‘The Scorton Gazette’

The detail and dedication implicit in these pieces is astonishing. What is more, Margaret’s satirical ‘Scorton Gazette’ is hilarious from the very first issue (published May 4 1832). Here, on the incredibly detailed ‘advertisements’ page we find a ‘matrimony’ section. It reads:

“An elderly gentleman unembarrassed by fortune or personal advantages will be most happy to unite himself to any Lady possessing 3000 a year – beauty – accomplished – and good tempered. NB. In case of necessity the last three qualifications will be dispensed with.”

'No Joke'! Humorous advert inside the 'Scorton Gazette.'

‘No Joke’! Humorous advert inside the ‘Scorton Gazette.’

And then, beneath this, beside an ornately detailed manicule the works: ‘No joke is intended.’

Elsewhere in the collection there are (once again) immaculately presented examples of extended prose, produced in imitation of their printed counterparts. At age 23 Gatty embarks on a ‘multi-volume’ series under the title ‘Tales of a Chambermaid’, the first instalments being ‘James Jackson or, ‘tis six years since.’ Fascinatingly, Gatty does not write as herself but instead adopts the persona of that ‘Author of Waverly’, Sir Walter Scott.

Young Margaret's 'novel' in the style of Sir Walter Scott.

Young Margaret’s ‘novel’ in the style of Sir Walter Scott.

In addition to these incredible full ‘works’ there are fragments of pieces now lost (or perhaps never finished), such as a few pages from a untitled and undated play in which two protagonists, Fanny and Annie, find themselves on holiday in the country when they meant to visit the city. Tantalisingly the final dialogue in the manuscript finds Fanny reflecting that:

“Women may say what they please, nobody minds. What comfort it is to be born foolish and not be supposed capable of talking sense! One has some of the privileges of the court fool by virtue of the contempt in which one is held.”

However, my favourite fragment, which I feel compelled to share here, takes the form of the satirical advertisement transcribed below. Written in 1831, we find here the as yet unmarried 21-year old Margaret Scott (not yet Gatty) listing the necessary pre-requisites of any male suitor…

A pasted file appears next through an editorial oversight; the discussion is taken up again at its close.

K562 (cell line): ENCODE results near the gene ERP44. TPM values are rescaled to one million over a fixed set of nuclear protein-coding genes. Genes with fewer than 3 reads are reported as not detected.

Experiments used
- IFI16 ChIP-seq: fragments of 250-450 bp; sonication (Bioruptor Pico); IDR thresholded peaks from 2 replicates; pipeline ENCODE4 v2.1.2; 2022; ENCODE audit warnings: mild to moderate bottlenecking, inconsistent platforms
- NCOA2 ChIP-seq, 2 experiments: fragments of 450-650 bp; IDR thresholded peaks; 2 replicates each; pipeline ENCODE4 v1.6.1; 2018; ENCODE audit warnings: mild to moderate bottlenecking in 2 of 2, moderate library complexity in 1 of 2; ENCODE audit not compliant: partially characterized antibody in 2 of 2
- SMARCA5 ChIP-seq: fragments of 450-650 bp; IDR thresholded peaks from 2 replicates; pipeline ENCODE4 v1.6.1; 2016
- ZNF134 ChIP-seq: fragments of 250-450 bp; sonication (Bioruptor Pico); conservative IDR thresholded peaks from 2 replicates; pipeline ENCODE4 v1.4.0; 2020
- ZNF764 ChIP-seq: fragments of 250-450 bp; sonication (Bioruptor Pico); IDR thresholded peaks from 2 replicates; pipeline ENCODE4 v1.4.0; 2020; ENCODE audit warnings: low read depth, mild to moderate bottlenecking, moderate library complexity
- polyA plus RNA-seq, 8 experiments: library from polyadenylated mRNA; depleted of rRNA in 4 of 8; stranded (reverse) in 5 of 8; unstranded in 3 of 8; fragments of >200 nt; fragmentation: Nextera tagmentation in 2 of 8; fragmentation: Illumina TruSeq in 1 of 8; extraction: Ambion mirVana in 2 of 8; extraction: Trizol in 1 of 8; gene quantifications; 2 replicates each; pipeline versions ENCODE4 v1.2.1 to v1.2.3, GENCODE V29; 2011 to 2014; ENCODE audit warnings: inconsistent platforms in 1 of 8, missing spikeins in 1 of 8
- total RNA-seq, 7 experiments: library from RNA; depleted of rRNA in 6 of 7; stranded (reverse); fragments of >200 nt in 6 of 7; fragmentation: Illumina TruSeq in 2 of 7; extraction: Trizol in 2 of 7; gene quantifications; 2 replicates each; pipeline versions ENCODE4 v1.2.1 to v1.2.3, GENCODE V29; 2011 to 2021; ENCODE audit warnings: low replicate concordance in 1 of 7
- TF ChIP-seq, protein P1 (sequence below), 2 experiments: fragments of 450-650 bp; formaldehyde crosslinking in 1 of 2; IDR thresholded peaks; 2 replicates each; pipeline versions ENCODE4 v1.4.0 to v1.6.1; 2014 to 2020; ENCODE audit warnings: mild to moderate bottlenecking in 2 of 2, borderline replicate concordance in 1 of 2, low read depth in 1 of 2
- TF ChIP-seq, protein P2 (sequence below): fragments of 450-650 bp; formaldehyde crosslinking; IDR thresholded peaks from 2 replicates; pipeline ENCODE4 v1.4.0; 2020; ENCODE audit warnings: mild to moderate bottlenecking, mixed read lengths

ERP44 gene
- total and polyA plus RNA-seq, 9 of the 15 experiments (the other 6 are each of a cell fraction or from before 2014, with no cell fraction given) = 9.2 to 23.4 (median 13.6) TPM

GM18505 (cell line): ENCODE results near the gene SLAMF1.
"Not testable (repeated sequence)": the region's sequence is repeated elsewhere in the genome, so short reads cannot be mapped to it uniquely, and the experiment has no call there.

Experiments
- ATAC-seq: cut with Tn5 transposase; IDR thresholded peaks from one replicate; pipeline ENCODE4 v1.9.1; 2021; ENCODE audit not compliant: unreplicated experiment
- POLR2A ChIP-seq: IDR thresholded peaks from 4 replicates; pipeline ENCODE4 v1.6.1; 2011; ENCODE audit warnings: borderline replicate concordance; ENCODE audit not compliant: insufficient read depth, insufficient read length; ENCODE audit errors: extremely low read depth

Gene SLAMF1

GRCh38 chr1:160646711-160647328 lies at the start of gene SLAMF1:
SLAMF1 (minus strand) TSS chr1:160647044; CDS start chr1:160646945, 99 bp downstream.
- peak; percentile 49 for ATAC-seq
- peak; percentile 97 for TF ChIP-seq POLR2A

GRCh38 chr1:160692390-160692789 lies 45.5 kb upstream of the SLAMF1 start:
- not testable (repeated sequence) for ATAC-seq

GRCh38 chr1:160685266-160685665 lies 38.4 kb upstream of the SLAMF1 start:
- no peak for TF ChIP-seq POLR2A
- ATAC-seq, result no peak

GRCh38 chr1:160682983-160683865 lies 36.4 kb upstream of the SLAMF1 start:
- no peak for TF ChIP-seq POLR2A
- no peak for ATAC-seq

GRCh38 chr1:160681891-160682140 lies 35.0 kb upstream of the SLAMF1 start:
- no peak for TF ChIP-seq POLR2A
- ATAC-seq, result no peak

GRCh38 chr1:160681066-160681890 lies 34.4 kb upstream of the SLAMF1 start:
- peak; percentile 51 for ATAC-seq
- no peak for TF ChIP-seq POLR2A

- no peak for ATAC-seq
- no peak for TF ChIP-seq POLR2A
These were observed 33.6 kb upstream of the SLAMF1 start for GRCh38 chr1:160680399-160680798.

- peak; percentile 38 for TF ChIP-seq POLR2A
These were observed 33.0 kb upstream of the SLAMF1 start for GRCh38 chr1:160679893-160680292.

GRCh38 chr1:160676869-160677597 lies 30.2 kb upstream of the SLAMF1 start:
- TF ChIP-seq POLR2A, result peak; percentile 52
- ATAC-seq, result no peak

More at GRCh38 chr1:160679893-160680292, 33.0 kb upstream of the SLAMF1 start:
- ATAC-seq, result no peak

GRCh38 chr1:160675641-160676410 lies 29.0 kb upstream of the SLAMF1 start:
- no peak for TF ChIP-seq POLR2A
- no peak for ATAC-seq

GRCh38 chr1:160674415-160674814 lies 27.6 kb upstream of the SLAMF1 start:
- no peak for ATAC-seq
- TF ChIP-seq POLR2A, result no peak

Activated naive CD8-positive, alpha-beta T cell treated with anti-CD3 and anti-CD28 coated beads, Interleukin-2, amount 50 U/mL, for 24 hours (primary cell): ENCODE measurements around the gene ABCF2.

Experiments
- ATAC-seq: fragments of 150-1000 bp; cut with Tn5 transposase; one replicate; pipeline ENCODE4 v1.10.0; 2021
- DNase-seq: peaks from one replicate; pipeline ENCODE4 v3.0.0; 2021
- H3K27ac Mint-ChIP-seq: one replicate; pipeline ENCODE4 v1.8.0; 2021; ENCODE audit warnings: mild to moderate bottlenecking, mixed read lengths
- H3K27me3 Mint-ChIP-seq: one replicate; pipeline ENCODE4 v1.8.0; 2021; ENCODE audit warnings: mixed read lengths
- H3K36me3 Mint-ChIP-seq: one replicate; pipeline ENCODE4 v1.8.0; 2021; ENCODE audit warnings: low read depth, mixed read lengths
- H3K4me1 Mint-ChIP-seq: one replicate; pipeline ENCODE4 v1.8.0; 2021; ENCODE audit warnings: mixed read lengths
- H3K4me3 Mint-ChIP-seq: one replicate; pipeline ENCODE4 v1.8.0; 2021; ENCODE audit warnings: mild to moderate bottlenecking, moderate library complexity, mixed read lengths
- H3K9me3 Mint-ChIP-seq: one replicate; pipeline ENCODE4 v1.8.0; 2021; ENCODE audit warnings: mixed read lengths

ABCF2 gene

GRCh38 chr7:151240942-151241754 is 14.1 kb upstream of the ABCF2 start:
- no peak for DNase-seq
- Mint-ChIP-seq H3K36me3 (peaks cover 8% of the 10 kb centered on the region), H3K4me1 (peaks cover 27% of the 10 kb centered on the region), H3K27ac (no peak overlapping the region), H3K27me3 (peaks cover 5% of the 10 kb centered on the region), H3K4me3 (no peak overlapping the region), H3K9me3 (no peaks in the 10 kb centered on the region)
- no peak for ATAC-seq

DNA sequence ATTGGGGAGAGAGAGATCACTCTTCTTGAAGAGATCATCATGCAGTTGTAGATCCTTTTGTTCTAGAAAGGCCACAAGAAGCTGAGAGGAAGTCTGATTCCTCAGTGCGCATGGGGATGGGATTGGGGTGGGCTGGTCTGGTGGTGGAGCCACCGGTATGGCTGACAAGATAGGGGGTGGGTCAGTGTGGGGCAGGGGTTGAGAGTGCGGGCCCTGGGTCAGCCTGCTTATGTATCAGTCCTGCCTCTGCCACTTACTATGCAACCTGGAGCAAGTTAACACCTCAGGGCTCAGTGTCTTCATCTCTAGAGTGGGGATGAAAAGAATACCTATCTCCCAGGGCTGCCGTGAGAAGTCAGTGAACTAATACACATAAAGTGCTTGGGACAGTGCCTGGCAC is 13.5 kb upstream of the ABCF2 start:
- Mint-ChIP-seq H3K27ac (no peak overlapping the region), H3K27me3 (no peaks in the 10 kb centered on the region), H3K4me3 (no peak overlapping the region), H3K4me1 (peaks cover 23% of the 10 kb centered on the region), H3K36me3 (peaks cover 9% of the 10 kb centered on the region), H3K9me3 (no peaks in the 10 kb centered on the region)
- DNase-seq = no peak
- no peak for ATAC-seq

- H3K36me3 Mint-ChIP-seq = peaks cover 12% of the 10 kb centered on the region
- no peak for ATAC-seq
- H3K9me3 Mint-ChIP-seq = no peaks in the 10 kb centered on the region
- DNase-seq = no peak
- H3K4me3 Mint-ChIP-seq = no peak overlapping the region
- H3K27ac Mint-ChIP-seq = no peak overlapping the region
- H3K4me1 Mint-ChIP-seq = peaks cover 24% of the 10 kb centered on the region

By a young lady

A gentleman of every respect


To ensure which he must possess

A strong mind – and a comfortable house

Profound intellect and enough money

Sound sense and poetic talent

Exalted imagination and unnerving judgment

The tenderest sympathy and a taste for drawing.

Love of instrumental music and a disposition to German –

A competent knowledge of Metaphysics and a taste for the ridiculous:

Becoming humility and proper pride – modest diffidence and self-respect.

He must be less rational than romantic

Capable of the most ardent attachment yet never led away by his feelings

Have been to only one school and have never done anything queer at college

(or if he has he must say nothing about it)

And above all his manners must combine retiring modesty with aristocratic ease.

In a word he must possess all the virtues and accomplishments possessed by the young lady and all those especially I which she is deficient.

Religion and good principles taken for granted.

The gentleman must not fall in love under 6 days and had better say nothing about if for 6 months or as much longer as he pleases – thereby generously giving the young lady an opportunity of deciding carefully.